Being the President of the United States is a lot like being the quarterback of a football team: you get too much credit when the team wins and too much of the blame when your team loses.
Let’s be very clear: Barack Obama cannot be the sole bearer of the blame for what has happened since he’s been president. The mortgage bubble burst while he was campaigning, turning our financial system on its head.
Solidarity in the European Union is waning as countries like Greece, Italy and Spain slog through their own economic crisis, while conflicts in Gaza, Egypt and Libya rage along with U.S. wars in Iraq and Afghanistan.
But President Obama looks nothing like candidate Obama. Candidate Obama was exuberant, charismatic, optimistic and passionate. Obama’s biggest failure is not failing to fix the economy, it’s failing to lead the people when the people needed him most.
I truly believed he would go down as the greatest orator in the history of the U.S. presidency, a man who could command the moment, tackle it, and even if the policies of his administration were failing, could convince us he had it covered.
Briefly, I want to make one other important point. It should also be noted that the policies of Barack Obama have not strengthened or improved the United States. Regardless of the circumstances he inherited, the actual policies he’s put in place have not had any sort of long-term impact, except a negative one on our debt.
This site does a fantastic job laying out the harsh economic realities of the Obama administration.
Almost 4 million more people are living in poverty now than when Obama took office. The average amount of time a person spends out of work has more than doubled. Median income has fallen while health insurance premiums have gone up 25%.
There are 3 million fewer jobs in our economy today than in 2008 and inflation has increased 100 fold since Obama took office. Gas prices have tripled, and 50% more people are on food stamps now than three years ago.
Startling numbers to be sure, but certainly not entirely the fault of the President. His power as a legislator is vastly overstated.
On the other hand, his power as an agenda-setter, a voice of calm and resolve cannot be.
This, truly, is where the Obama presidency has failed. Lately, whenever soon-to-be-former President Obama speaks, the market goes down.
His approval rating is a measly 41%, depicting just how little confidence people have in his ability to lead this country.
Where is the Obama so many millions voted for? Where is the man with charisma in spades and the power to captivate us without laying out any kind of clear plan? Sometimes we need that. Sometimes we need to hear and believe things will be fine, even if a plan as to how that can happen isn’t put on the table.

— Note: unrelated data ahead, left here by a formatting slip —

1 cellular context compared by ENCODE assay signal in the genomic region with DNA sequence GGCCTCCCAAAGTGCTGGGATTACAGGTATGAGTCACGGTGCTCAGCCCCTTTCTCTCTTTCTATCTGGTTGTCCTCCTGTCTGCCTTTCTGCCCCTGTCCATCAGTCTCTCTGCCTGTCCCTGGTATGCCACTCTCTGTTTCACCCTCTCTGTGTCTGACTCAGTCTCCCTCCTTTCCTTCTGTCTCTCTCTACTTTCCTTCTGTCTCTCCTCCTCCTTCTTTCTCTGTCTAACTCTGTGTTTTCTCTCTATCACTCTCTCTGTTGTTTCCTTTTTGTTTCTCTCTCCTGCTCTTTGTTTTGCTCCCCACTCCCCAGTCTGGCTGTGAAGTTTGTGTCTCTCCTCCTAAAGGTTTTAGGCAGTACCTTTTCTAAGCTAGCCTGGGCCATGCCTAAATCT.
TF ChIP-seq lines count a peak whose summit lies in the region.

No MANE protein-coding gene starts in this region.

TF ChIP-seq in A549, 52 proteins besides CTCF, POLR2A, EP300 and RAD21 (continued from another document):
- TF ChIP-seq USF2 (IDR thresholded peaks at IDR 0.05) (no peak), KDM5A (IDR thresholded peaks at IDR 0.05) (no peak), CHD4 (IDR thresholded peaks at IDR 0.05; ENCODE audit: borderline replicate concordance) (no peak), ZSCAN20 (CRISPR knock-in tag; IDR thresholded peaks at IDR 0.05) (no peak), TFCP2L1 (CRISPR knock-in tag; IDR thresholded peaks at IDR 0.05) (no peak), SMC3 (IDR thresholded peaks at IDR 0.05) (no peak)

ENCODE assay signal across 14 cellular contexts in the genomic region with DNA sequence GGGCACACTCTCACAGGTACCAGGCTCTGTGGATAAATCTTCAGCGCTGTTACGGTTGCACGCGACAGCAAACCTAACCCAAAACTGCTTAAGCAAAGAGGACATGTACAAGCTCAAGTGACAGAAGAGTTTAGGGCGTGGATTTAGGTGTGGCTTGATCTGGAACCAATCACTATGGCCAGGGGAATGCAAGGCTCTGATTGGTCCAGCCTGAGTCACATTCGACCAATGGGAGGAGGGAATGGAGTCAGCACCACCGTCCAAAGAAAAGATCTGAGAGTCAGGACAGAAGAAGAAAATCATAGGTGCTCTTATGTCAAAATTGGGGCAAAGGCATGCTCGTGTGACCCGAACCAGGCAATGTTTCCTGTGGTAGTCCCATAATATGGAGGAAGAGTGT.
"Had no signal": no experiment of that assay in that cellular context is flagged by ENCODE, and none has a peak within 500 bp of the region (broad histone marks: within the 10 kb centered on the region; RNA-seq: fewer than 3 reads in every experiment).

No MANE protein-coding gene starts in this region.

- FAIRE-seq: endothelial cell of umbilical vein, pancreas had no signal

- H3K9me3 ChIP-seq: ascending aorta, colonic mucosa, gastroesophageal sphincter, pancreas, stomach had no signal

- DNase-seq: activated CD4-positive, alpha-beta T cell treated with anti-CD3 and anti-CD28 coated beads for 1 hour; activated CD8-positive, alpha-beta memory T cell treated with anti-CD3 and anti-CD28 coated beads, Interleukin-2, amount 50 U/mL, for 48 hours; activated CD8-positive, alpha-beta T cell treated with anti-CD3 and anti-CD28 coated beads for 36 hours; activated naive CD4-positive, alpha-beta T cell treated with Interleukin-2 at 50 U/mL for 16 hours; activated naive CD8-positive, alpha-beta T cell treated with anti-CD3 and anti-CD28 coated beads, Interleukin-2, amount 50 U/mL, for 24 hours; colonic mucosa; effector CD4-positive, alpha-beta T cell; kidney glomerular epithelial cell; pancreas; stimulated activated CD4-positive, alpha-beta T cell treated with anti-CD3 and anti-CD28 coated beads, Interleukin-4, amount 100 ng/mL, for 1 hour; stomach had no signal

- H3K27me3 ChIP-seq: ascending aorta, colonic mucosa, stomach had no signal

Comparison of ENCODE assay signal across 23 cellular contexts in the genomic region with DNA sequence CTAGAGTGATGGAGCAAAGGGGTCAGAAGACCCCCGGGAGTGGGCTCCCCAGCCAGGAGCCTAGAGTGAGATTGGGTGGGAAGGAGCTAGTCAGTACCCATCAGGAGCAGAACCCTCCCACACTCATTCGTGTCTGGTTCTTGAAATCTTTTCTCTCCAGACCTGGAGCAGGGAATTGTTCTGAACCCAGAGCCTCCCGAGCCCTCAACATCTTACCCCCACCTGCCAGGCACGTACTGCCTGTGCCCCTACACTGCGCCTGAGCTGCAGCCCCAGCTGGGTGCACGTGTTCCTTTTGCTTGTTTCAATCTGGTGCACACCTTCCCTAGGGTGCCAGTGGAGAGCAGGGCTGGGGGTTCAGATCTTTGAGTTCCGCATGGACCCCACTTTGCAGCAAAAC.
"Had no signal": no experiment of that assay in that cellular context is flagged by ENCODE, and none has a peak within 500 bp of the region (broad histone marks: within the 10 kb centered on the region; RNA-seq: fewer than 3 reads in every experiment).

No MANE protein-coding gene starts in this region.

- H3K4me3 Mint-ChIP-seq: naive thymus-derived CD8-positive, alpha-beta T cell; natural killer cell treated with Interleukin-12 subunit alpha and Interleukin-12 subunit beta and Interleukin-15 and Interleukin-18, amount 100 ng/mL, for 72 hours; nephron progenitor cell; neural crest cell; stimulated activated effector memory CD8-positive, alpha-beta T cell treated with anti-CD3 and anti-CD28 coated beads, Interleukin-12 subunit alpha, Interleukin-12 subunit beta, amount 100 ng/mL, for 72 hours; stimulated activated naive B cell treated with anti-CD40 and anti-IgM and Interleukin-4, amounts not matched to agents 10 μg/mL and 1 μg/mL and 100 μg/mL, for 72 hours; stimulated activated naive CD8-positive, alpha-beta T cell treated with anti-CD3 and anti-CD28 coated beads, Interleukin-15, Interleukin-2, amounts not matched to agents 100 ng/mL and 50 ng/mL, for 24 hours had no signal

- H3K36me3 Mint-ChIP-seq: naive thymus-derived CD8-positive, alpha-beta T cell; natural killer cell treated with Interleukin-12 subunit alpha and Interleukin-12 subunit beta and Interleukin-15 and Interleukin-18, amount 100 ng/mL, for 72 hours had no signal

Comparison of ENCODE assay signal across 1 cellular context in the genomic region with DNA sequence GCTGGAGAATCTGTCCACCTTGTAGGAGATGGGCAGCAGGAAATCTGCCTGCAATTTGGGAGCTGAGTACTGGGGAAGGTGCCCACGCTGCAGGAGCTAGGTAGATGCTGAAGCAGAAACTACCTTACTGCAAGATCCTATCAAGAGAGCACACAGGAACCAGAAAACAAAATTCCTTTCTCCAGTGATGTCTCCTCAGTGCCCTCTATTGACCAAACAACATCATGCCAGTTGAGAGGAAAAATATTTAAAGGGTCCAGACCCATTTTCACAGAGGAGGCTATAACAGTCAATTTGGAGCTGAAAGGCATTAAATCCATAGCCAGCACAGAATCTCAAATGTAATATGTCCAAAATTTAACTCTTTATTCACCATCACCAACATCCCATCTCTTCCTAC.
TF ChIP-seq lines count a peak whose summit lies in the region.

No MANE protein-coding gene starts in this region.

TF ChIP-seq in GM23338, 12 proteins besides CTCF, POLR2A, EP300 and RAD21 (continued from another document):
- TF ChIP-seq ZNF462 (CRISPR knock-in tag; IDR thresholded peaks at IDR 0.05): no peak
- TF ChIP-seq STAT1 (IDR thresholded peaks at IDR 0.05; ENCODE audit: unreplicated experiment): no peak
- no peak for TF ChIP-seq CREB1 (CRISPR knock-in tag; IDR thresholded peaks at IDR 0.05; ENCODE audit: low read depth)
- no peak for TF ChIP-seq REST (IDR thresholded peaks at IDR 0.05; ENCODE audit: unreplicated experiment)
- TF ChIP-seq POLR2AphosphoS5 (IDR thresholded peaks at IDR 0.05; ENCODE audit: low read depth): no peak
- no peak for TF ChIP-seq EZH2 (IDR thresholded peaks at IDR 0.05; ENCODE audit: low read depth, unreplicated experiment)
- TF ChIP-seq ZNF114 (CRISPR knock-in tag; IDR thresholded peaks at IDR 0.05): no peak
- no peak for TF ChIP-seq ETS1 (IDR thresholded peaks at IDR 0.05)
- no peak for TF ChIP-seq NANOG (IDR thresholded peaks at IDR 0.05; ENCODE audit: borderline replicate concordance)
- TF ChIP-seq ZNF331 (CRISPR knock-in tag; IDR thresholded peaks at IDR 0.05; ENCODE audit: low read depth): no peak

Has the act grown tired? Have we heard so many flowery words from the President that those words don’t have the same effect on us?
The most powerful moments in Barack Obama’s legacy so far have come from the campaign trail. The speech he gave at the Democratic National Convention was one of the most compelling speeches of our time.
That leader never emerged during the debt ceiling negotiations nor has it resurfaced now in the face of a double-dip recession.
Following George W. Bush, this country was yearning for a leader, someone they could truly get behind. How quickly they forgot how loved he was in the face of the greatest tragedy in our nation’s history. President Bush was the leader we needed him to be after September 11, regardless of how his policies crippled our economy.
He was a leader in the face of tragedy and crisis.
While Obama’s policies have been inadequate and unpopular, it’s likely nothing could have brought us out of the quagmire of this deep recession. The problems were too intractable and Congress too petulant.
But during times of this country’s greatest need, Obama blamed others, whether it was Republicans, private jet owners, or oil companies. He has failed to stand up and say, “As the leader of the free world, I have to do more and I will.”
We may not agree with all of his policies, but America wants a president to be accountable even when its not all his fault. Soon-to-be-former President Obama has been many things, but accountable is not one of them.
Instead of rising above the partisanship like he promised, Obama has created a bigger rift among people in this country, pitting one against another. He has failed to rise to the challenges in front of him and rally support of people behind him.
The country voted for a change it believed in. Now, they’re stuck with a leader no one believes in.